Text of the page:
Communique from G20 Finance Ministers and Central Bankers Unlikely to Be a Market Mover

April 17, 2015

The released two-page statement after meetings over two days in Washington contains little to excite market players.  Currency policy is boiled down to a single sentence: “We reaffirm our previous exchange rate commitments and will resist protectionism.”  The negotiations between the Greek government and its creditors is not addressed explicitly.  On the matter of global growth, the statement observes that such “remains moderate and is following divergent paths.”  A verdict that lower oil prices will have a positive overall effect is counter-balanced by a list of serious economic challengs: “volatility in exchange rates, prolonged low inflation, sustained internal and external imbalances, high public debt, and geopolitical tensions.”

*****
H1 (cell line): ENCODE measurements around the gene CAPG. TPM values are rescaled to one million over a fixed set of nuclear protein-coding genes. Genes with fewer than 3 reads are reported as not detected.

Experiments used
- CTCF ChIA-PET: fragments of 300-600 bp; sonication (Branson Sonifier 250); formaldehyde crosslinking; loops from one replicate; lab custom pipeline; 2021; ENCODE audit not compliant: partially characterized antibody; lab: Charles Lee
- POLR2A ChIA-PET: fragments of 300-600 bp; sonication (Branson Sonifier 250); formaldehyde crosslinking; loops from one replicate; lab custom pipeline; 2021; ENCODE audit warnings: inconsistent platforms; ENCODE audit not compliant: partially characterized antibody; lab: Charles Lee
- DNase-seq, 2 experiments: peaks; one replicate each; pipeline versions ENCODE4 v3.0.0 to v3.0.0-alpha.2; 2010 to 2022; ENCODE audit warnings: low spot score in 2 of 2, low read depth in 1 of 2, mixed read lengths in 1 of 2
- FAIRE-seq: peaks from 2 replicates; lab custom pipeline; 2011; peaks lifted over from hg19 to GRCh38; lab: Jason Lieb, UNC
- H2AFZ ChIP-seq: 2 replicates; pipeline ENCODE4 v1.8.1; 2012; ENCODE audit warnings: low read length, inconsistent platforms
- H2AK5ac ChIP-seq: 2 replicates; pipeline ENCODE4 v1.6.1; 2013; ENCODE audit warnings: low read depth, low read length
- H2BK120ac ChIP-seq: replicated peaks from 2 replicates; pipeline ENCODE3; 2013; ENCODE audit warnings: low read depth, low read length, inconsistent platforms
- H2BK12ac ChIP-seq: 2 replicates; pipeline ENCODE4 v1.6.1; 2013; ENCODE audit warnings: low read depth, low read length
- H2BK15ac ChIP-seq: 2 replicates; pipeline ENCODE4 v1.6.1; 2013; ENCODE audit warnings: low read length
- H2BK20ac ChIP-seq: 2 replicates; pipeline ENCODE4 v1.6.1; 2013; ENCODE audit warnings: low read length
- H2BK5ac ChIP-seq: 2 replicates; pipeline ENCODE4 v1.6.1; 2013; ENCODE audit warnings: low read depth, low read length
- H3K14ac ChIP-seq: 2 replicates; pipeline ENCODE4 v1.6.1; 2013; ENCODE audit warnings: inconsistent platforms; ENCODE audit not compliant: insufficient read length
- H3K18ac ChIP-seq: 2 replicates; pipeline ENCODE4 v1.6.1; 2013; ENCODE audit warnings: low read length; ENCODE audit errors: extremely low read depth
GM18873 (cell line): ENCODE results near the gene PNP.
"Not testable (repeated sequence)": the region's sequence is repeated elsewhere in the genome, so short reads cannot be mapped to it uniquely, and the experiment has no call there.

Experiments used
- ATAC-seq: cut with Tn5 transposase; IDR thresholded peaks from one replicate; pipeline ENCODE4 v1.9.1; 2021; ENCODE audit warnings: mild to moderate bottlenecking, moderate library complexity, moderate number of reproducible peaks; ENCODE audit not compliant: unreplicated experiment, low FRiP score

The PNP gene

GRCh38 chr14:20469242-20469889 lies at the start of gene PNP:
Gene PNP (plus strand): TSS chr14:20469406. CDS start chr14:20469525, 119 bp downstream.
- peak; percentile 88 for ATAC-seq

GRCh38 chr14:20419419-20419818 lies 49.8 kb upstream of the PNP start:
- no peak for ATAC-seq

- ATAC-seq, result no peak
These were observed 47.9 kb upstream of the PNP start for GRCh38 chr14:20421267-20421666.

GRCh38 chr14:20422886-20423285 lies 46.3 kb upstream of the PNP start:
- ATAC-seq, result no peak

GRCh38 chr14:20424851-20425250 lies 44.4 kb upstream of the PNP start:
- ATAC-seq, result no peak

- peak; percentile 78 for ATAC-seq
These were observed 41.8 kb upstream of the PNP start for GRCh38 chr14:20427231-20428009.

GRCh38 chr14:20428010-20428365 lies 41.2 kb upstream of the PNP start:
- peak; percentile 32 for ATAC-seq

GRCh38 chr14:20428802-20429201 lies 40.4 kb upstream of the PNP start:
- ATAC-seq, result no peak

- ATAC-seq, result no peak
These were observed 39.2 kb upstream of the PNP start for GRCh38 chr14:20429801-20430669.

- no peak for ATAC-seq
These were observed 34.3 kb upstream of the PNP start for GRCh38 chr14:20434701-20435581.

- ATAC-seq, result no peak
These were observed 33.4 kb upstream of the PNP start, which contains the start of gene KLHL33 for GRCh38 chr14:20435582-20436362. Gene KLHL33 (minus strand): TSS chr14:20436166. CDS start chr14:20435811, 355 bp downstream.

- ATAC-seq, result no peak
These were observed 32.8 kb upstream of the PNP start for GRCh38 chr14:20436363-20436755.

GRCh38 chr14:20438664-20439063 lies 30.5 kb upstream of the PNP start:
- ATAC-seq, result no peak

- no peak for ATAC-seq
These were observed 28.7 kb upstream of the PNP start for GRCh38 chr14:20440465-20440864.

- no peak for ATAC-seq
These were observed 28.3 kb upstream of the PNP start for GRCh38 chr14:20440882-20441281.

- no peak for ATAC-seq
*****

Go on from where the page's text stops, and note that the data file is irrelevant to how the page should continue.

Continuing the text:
The statement identifies a need in many advanced economies for “accommodative monetary policies to anchor inflation expectations and support recovery.”  Macro-prudential measures and even selective capital controls where appropriate are recommended, too.  Country-specific investment-promoting strategies are being devised, and the ever-present call for structural reforms to improve potential growth rates are mentioned.  The U.S. congress is criticized for its failure to ratify the 2010 IMF Quota and Governance Reforms.

Copyright 2015, Larry Greenberg.  All rights reserved.  No secondary distribution without express permission.



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